March 8th is International Women’s Day: the perfect opportunity to read up on little known women scientists, listen to great music by female artists, or just to tell your mum how much you appreciate her.
Unfortunately March 8th is also the day each year when we all have to suffer through some dude called Dave putting his hand up in class or calling talkback radio to ask why we even need feminism anymore.
So the next time someone asks you why nobody gets particularly excited about International Men’s Day, tell them we need to fix these five things first:
Yes, we now live in a world where people who openly boast about committing sexual assault can be elected as President of the United States. And even in Australia, where our politicians are less creepy (at least most of the time – remember that Liberal Party Fundraiser?, the rates of sexual assault against women are actually significantly higher than the global average.
As many as 70 million women alive today were married as children. Underage marriage limits the access of children to education, and can trap women in cycles of domestic violence, forced pregnancy and childrearing.
There is no single cultural cause of child marriage, and responses to the issue need to be driven within local communities to be effective: here in Australia, state authorities have been developing intervention strategies after the investigation of several cases of young women being coerced into marriage overseas.
Limited Access to Education
Even where access to education is not cut off by early marriage, millions of girls around the world today are missing school or dropping out entirely because they lack access to sanitary products or because of insufficient restroom facilities. Even where sanitary resources are available, girls are often shamed for attending class because of persistent taboos about menstruation.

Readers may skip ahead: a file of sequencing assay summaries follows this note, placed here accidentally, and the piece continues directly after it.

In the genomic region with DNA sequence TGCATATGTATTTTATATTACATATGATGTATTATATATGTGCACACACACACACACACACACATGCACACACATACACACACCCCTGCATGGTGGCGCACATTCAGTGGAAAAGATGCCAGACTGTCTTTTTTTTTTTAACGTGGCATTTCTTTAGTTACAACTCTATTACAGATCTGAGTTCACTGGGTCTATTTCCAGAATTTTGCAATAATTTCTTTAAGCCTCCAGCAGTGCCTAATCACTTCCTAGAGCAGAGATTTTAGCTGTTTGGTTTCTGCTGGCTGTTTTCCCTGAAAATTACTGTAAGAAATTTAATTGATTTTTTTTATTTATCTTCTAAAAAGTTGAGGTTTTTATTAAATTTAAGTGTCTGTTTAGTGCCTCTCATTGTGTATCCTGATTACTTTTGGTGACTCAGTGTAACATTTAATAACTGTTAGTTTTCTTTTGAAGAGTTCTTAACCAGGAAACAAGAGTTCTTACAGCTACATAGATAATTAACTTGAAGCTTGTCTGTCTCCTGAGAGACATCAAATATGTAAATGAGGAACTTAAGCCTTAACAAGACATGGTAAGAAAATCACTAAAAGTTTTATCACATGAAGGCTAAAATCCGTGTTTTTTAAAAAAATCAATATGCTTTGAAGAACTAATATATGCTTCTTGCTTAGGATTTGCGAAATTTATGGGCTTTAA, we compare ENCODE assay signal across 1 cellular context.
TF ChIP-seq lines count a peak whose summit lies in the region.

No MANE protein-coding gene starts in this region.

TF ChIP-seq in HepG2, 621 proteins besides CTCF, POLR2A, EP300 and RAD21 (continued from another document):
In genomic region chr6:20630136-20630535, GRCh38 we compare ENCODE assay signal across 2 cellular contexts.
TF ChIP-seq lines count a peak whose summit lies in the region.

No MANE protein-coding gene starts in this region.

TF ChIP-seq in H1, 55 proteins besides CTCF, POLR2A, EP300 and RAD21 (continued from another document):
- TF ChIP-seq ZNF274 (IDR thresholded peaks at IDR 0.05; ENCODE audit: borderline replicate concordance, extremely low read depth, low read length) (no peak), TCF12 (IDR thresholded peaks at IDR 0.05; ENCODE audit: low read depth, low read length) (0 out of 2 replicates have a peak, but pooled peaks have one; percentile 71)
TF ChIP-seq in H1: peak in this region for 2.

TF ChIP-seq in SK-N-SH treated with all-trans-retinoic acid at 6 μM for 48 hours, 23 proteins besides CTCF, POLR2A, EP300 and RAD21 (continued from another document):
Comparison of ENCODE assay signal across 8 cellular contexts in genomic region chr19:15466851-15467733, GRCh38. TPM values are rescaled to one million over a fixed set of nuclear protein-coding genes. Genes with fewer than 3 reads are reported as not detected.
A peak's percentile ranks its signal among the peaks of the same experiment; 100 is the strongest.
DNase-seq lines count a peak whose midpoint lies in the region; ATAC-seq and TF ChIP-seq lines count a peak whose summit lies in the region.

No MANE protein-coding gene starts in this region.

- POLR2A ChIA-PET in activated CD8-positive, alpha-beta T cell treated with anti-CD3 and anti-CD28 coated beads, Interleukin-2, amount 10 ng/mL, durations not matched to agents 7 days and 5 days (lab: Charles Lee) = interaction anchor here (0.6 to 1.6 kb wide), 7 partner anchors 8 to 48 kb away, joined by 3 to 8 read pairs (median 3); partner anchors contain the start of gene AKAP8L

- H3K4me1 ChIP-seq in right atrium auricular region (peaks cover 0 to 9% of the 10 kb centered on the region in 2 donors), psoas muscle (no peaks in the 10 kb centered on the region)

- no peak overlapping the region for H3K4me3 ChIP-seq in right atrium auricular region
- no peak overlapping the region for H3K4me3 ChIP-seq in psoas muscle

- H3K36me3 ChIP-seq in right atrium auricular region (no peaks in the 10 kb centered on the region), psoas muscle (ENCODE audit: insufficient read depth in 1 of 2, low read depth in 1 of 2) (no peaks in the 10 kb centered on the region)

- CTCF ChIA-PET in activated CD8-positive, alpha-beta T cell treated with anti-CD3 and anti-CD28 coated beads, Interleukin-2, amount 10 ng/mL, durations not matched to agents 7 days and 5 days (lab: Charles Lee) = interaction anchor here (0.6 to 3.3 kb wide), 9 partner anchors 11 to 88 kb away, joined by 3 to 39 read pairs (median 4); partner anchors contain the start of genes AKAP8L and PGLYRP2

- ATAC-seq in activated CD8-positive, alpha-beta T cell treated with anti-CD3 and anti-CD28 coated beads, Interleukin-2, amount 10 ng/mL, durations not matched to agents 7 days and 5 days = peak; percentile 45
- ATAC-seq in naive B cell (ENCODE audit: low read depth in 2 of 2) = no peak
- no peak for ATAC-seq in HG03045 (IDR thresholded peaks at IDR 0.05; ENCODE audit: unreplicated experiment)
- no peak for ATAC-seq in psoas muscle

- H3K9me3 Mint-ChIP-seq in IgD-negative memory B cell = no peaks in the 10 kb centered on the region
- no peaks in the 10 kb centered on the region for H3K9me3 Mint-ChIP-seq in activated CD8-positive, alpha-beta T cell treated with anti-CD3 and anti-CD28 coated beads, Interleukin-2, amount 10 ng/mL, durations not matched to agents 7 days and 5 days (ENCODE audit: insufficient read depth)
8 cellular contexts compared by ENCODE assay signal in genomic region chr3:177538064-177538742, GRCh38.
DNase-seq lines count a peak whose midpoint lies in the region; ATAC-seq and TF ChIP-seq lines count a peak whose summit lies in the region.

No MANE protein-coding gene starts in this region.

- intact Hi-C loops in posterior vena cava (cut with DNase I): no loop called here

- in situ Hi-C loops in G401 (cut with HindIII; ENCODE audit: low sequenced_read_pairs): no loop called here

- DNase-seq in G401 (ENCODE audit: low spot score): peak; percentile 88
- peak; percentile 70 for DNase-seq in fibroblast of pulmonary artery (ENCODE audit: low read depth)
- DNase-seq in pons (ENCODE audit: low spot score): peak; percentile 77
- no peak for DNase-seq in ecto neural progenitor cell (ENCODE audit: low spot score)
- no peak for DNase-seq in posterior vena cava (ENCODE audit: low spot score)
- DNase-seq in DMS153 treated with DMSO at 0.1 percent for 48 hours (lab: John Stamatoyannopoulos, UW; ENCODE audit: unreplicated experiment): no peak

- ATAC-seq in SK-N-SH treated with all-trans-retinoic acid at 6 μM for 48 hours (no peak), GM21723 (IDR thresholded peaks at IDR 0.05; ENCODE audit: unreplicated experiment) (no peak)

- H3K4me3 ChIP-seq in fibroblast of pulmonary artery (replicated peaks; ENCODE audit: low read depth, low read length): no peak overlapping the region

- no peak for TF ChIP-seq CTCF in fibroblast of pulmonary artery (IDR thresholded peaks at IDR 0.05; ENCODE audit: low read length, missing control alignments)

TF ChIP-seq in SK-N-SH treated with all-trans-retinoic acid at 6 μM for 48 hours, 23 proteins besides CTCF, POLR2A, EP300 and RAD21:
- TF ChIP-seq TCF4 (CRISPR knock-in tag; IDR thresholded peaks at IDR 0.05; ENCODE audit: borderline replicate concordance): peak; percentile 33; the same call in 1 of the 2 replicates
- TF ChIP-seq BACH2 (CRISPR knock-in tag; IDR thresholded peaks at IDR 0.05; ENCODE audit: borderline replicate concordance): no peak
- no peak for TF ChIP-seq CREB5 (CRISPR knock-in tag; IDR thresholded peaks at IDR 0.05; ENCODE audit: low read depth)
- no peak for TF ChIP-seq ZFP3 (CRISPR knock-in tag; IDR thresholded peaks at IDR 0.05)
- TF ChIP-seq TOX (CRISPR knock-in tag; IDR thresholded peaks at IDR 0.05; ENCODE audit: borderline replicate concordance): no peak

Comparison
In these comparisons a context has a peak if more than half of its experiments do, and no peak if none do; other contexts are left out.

The Pay Gap
Australian women in full time work make 83.8 cents for every dollar earned by a man. While the wage gap is often justified by the higher proportion of women working in part-time work, differences in compensation by gender are irrational and all-pervasive: from the huge differences in the remuneration of corporate CEOs, to the fact that the earnings of transgender women fall dramatically after transition, whereas the earnings of transgender men increase.
The Marginalisation of Women’s Sport
While sports played by women, like netball, have some of the highest participation rates in Australia, they don’t receive anywhere near as much funding as sports with much lower participation rates, like Rugby Union. Women’s sport also features in only 7 per cent of Australian sports coverage – and with less visibility, women’s sport struggles to secure the sponsorship and advertising necessary to secure opportunities for athletes and club development.
Tell that annoying dude he can either pitch in or shut up: there are plenty of reasons to get engaged with feminism this International Women’s Day.